The Relation Between the Exchange Rate and Other Policies

The policy mix chosen to restore a sustainable external position depends on the size and nature of the external imbalance, as well as the economic efficiency and sociopolitical implications of the various policy instruments. A relative price adjustment may not be needed in some instances where a sustainable external position can be restored by reducing aggregate expenditure without incurring unacceptable short-term losses in output and employment.7 Similarly, where a moderate improvement in competitiveness is indicated, it may be feasible to correct relative prices through demand restraint, particularly if such action is supported by incomes policy and other means. Where a major improvement in competitiveness is required, however, exclusive reliance on demand restraint and related policies is unduly costly in terms of forgone output and unemployment, particularly where costs and prices are relatively unresponsive to such policies.

By contrast, an exchange rate adjustment immediately corrects the price misalignment and permits adjustment to take place at higher levels of economic activity. Generally, the desired change in relative prices cannot be accomplished without some immediate increase in the price level, but appropriate supporting policies will limit the increase.8 Although the superiority of exchange rate policy as a means of correcting major price misalignments is likely to be empirically valid for all countries, the optimum policy mix and the extent of reliance on exchange rate policy will be considerably influenced by a country’s individual characteristics, such as the extent to which incomes policy can be used to adjust relative prices. If price inflation tends to be passed through to wages, for example, a targetted improvement in competitiveness will require a larger devaluation than when wages are less intimately linked to prices.

The weights assigned to various policy objectives will also influence the policy mix. A larger devaluation will, other things being equal, permit adjustment to occur at higher levels of production and employment, but perhaps at the cost of a more immediate and visible effect on income distribution. Over the medium term, there are clear advantages to the stronger action; but the immediate political consequences may be more severe.9 Concern over the short-term impact on inflation of a realignment of relative prices and over the distributional effects of a devaluation, in some cases, may lead a country’s authorities to choose adjustment policies that rely heavily on demand restraint. Such a lesser exchange rate action may well be consistent with adequate adjustment, although the process will be slower and more painful. There is thus an element of flexibility in choosing the policy mix. Beyond that range of flexibility, any shortfall significantly lowers the likelihood of successful adjustment.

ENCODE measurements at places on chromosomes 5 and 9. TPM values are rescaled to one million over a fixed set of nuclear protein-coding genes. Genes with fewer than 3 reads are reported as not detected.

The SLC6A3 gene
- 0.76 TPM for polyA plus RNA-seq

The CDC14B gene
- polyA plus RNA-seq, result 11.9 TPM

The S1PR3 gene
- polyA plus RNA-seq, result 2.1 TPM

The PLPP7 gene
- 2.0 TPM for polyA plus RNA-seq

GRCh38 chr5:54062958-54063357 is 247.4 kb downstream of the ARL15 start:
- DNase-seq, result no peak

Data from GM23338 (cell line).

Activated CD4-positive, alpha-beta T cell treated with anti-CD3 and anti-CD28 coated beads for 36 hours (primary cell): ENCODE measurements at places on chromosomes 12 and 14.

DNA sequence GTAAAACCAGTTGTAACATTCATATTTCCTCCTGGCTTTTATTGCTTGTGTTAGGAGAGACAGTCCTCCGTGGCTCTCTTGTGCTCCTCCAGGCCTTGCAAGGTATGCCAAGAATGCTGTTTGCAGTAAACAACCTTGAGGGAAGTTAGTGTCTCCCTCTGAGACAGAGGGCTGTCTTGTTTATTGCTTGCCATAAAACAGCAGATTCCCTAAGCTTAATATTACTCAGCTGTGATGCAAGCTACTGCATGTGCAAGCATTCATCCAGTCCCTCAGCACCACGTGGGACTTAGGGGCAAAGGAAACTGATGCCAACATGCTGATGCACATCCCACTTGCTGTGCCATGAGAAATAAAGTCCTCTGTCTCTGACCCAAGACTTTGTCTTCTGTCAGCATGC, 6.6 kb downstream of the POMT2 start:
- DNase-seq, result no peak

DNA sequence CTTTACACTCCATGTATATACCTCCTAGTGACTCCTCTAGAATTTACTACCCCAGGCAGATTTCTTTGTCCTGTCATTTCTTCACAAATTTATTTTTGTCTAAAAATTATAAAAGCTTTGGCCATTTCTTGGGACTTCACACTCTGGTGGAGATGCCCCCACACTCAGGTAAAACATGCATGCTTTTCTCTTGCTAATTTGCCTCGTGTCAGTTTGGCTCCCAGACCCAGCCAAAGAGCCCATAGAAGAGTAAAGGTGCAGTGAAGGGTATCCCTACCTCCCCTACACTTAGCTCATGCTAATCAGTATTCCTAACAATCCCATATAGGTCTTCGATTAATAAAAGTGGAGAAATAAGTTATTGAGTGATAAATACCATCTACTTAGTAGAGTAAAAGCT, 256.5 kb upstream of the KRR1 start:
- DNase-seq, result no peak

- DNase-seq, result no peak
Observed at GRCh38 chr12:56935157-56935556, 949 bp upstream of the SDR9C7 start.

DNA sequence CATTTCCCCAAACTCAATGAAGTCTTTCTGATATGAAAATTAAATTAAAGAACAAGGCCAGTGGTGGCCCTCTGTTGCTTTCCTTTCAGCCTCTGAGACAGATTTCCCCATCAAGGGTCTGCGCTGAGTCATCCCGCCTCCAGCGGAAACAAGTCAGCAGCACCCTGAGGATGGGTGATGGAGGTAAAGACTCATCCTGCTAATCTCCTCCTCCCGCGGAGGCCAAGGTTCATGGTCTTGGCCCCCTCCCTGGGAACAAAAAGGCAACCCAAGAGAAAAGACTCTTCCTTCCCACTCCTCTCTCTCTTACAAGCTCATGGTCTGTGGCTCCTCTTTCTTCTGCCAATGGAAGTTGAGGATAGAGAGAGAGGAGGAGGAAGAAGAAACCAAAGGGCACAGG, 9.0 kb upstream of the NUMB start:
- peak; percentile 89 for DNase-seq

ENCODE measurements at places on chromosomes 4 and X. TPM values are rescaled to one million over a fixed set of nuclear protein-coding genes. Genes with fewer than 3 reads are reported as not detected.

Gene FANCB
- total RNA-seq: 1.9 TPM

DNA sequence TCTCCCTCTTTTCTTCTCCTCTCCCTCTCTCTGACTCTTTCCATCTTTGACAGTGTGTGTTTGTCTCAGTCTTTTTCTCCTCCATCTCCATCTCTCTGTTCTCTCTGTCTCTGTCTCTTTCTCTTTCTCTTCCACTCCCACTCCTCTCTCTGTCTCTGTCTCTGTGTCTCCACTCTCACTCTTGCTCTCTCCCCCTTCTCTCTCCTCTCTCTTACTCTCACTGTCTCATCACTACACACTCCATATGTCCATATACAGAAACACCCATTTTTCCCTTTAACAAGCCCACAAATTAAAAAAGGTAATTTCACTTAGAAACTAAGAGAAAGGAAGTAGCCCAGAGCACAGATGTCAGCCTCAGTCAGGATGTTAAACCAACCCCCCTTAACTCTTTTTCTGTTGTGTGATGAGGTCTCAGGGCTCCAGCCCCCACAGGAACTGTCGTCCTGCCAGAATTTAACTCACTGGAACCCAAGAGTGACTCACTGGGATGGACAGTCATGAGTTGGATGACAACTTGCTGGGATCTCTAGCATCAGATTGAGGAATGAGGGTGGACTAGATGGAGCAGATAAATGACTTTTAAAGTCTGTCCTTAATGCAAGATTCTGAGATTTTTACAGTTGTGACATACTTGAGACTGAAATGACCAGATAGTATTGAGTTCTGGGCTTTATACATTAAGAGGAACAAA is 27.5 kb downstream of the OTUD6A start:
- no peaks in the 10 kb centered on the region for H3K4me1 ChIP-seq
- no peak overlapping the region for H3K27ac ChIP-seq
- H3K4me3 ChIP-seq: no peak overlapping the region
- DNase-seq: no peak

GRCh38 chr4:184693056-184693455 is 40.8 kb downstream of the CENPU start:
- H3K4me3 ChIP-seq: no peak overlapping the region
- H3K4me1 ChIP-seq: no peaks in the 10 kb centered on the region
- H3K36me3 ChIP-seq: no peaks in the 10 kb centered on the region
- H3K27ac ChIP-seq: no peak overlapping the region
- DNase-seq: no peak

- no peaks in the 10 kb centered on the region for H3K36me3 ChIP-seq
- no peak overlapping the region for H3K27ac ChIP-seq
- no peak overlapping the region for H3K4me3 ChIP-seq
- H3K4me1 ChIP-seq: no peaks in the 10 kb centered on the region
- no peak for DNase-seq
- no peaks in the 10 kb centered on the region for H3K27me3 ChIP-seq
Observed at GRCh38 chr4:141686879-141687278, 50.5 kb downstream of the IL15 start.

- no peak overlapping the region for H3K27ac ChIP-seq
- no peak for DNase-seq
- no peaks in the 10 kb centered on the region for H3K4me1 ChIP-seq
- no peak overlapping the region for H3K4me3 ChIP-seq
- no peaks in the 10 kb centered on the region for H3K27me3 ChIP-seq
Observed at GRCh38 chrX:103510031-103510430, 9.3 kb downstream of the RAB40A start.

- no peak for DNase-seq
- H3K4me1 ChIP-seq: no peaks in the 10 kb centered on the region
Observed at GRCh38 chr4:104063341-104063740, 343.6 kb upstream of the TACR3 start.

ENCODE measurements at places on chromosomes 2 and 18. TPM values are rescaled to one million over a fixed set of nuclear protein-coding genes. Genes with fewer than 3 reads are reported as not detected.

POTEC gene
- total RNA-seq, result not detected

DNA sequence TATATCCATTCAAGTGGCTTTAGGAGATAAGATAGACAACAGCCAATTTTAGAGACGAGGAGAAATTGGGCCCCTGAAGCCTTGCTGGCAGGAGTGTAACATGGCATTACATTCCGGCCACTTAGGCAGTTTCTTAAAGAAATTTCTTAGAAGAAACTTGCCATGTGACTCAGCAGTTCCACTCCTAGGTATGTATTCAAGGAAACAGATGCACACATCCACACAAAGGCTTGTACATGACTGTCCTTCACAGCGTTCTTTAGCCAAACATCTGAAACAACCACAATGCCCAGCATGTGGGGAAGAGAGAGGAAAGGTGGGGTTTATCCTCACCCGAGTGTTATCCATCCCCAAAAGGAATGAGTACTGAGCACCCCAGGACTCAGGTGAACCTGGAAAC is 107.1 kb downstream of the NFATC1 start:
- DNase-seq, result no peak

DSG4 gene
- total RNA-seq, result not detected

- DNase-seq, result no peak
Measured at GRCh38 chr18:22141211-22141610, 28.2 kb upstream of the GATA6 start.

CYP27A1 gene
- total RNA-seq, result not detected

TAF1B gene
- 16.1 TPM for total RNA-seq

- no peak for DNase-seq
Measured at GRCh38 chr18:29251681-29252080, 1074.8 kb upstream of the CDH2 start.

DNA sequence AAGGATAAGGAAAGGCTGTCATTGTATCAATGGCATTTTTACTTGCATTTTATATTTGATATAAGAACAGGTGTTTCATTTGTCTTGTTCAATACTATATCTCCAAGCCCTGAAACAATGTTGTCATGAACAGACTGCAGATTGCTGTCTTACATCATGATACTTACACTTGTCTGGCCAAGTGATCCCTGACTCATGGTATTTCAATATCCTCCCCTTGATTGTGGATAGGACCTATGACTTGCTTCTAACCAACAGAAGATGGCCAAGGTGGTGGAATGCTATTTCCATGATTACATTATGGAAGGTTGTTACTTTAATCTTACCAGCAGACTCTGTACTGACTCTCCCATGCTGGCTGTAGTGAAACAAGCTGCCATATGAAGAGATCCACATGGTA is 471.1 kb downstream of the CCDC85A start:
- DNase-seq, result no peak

Any assessment of exchange rate policy therefore needs to be carried out in the context of an overall policy assessment. Because the extent of the needed exchange rate action depends on the stance of other policies, indicators of the rate’s appropriateness cannot be applied automatically, even when they are free of the various conceptual and statistical weaknesses noted in Chapter IV.

A policy objective that has particularly intimate ties to exchange rate policy is the avoidance of restrictions on external transactions. Insofar as restrictions are used to maintain the exchange rate at a level other than that consistent with market clearing (after allowance for any stabilizing intervention), the rate cannot be considered to be fully appropriate. Consistent with the Fund’s objective of promoting reduced reliance on restrictions on external transactions (particularly on current exchange transactions), Fund-supported adjustment programs generally aim at reducing such restrictions. In case of a severe imbalance, however, the extent of the needed policy adjustment is often so great that action on restrictions is postponed. So long as restrictions remain, adjustment cannot be considered complete, and any assessment of the appropriateness of the exchange rate needs to take this into account.

Exchange Rate Stability as a Proximate Policy Objective

Aside from wishing to avoid whatever costs may be associated with short-term exchange rate volatility, for many countries intervention to stabilize the exchange rate is a means of reducing the impact on the economy of short-term real (as opposed to monetary) shocks. In most developing countries, moreover, exchange markets are thin and financial markets undeveloped, increasing both the volatility of market-determined rates and the cost of hedging against future fluctuations.10 In any case, virtually all developing countries exercise some degree of exchange rate management.